Public a course in miracles in America has encountered many challenges, particularly in the last three decades. Declining test scores, declining graduation rates, poor results for high school graduates once entering college unprepared, and the clear lack of life-long learning skills are just symptoms of the underlying problems and issues with K-12 education.
The decline of direct parental involvement, poor university education school preparation for teachers, misdirected and inconsistent standardized testing efforts, and the lack of any teacher testing and annual monitoring of teacher progress have all contributed to the problems in public education, and alarming lack of results and preparation of our children.
However, underlying the symptoms and the causes that I have cited is the compromising of the true mission and goals we all expect to be unwavering. That is to say, those given the sacred responsibility of educating our students have compromised the very mission of education, and the achievement of the goals and objectives that we have counted upon to be the foundation of our future and our children’s future.
This is not an accusation, a supposition, or an opinion. This is a fact. I have seen it and documented it first hand in my own state, and have verified similar encounters and compromises by the educational elite, administrators, and most directly the two largest teacher unions in the United States. It is at a minimum, appalling, and potentially criminal.
What I am attempting to describe are the political compromises made by the teacher unions, with complicity by some administrators and ratification by local school boards, reducing the quality of education and the integrity of the teaching experience, solely for the benefit of power and money. The recipients of the increased power, funding, and funds into their own coffers to be utilized for purposes other than education, are the national teacher unions, their respective state affiliates, and their colleagues.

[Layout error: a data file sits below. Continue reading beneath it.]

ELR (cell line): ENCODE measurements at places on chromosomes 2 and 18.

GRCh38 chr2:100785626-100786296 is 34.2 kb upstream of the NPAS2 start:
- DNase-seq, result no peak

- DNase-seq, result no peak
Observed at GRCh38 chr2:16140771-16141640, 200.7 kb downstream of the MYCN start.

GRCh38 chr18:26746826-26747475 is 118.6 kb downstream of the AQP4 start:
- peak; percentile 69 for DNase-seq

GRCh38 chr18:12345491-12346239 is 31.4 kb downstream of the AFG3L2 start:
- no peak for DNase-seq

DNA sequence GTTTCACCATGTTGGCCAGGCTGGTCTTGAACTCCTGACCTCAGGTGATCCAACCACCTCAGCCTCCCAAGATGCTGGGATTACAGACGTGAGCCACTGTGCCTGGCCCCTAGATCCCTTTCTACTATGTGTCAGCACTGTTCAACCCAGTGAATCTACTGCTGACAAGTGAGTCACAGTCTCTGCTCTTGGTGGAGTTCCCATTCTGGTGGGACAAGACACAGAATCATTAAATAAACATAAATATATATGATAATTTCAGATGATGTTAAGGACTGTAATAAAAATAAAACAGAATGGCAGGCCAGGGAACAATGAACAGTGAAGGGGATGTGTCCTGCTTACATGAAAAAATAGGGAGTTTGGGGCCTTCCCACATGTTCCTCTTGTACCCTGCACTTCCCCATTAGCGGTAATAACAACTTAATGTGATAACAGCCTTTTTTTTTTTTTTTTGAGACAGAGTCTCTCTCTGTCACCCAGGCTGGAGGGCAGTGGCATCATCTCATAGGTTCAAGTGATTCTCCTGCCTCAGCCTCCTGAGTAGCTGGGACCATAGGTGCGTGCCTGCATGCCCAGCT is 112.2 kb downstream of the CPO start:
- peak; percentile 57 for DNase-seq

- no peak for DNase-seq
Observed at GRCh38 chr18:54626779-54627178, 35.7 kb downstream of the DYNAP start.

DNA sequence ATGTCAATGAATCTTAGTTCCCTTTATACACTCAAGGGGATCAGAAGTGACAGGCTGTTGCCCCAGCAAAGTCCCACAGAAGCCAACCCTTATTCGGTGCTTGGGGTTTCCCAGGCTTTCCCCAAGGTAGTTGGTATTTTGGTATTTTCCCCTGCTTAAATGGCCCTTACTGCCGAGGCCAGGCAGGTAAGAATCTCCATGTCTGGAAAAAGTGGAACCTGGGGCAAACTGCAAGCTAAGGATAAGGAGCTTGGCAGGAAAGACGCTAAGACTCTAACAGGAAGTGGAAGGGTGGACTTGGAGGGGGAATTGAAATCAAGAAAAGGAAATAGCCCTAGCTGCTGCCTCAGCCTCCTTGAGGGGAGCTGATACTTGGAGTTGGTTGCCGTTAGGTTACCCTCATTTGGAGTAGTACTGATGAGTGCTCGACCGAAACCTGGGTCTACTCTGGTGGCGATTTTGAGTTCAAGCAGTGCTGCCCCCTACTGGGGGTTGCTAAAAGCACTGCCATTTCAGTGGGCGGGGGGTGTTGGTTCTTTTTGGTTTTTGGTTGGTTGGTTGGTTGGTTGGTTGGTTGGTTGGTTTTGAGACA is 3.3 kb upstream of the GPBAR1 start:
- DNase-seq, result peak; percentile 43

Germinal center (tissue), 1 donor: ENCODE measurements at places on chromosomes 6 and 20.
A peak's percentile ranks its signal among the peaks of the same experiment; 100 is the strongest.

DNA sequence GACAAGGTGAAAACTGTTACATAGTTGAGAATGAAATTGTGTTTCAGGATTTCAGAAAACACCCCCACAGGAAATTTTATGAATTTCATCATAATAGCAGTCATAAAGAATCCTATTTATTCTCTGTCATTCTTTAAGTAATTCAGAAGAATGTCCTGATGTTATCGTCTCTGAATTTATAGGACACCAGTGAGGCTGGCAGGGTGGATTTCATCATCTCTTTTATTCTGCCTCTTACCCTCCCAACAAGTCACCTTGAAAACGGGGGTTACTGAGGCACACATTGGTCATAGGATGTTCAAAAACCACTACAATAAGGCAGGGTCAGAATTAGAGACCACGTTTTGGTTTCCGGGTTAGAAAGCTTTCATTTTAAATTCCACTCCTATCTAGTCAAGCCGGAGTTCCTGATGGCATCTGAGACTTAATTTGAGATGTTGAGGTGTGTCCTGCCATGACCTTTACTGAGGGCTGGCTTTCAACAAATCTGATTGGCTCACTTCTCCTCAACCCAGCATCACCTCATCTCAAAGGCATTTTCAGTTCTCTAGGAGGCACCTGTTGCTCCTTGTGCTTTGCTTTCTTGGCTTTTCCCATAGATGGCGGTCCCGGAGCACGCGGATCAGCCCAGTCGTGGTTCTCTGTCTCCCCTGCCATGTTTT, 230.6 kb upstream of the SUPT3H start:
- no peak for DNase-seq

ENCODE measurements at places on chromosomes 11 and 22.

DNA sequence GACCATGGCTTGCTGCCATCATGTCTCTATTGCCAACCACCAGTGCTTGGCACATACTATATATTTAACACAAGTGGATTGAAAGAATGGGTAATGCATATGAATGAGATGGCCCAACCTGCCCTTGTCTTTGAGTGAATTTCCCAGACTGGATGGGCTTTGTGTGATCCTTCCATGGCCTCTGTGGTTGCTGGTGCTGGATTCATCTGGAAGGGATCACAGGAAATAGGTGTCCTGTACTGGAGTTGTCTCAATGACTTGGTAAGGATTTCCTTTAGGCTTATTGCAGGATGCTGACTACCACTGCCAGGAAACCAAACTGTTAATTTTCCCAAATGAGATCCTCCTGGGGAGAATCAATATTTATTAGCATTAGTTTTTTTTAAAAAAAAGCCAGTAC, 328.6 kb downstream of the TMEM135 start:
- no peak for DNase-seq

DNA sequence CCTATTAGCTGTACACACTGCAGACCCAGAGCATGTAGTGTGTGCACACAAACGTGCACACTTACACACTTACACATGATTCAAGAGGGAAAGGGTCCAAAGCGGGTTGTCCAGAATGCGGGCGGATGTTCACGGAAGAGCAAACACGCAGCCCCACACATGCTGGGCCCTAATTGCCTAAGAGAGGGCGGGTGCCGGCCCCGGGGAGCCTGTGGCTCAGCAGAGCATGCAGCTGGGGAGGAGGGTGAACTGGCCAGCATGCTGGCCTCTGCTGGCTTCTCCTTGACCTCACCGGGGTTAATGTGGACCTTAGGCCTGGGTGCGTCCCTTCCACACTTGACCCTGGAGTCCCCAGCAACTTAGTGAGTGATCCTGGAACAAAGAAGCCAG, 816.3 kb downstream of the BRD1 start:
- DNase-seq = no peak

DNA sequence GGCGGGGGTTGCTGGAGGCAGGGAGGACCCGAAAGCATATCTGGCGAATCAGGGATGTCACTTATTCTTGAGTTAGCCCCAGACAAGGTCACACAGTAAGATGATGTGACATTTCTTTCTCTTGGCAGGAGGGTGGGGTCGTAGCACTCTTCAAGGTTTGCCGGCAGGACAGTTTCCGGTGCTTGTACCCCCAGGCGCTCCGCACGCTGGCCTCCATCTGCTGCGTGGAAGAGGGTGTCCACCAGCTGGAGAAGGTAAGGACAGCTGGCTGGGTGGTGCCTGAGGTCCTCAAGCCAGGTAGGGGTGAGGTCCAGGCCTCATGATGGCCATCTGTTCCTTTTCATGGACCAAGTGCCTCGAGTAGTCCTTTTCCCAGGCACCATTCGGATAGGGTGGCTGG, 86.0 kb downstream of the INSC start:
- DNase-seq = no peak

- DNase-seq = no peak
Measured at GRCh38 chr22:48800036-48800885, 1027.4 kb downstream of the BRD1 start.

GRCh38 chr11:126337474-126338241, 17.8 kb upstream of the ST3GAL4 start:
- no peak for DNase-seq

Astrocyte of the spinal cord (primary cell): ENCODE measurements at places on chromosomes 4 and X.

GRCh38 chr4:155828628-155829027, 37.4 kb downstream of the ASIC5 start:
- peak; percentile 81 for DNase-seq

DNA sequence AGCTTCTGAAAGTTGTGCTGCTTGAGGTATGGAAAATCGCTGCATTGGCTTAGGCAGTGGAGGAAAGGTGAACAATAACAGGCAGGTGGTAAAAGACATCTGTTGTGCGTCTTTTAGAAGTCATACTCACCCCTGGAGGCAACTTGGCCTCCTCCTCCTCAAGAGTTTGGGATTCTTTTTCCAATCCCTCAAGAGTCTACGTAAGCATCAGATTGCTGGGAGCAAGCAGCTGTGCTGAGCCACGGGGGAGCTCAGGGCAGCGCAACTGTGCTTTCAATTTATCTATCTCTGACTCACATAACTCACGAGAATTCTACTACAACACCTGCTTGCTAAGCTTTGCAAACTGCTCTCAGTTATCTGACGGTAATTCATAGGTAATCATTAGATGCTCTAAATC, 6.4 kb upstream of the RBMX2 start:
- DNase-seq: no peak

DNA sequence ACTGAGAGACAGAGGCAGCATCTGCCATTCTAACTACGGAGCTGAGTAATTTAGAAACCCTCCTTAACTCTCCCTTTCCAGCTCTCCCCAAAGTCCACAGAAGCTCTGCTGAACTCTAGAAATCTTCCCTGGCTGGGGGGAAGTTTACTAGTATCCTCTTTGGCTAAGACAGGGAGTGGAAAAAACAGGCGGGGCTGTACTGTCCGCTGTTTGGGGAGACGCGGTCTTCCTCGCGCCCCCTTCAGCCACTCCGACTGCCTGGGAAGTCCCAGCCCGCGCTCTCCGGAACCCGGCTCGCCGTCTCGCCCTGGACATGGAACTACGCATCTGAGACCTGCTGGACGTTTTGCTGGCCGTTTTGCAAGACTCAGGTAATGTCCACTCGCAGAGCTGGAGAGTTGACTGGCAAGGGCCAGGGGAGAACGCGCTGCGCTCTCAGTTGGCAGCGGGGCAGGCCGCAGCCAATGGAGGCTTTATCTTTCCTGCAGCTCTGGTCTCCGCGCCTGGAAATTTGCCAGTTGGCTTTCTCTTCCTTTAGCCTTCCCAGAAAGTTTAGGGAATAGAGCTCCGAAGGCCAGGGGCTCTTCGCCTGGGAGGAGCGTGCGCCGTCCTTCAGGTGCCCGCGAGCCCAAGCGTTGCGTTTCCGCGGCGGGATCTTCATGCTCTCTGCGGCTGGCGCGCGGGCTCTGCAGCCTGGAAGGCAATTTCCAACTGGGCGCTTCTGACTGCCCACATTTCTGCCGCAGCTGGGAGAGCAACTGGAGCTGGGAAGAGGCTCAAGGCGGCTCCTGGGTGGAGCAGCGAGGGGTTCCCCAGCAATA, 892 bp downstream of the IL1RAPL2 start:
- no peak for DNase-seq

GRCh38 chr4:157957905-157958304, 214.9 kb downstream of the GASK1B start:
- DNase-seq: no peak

When union domination, and the marginalization of parents occur, our children are the losers. They are no longer the priority. They are no longer the most important participants in the educational experience as they should be, and must be, if we’re to achieve those lofty goals, and make our children the best prepared in the world.
No matter what changes we make to public education, no matter how we improve standardized testing, measuring results, educating and preparing our teachers, and funding education, if we don’t take the politics out of education, and the implementation of good education policy in our government, we are doomed to fail. Yes, unions have a right to exist, and yes our teachers should be treated well, and be paid well.
However, with regard to public education, we’re not talking about a typical working environment. The priority must be the students, or the proposition of public education on its’ very face, is false. Why do many private schools, parochial schools, and most “home-schoolers” often do significantly better than their public school counterparts, with much less funding?.
Their encouragement of parental involvement in education policy, and their children’s day-to-day education experience, as well as the absence of political pressure being exacted by the teacher unions, is a major factor.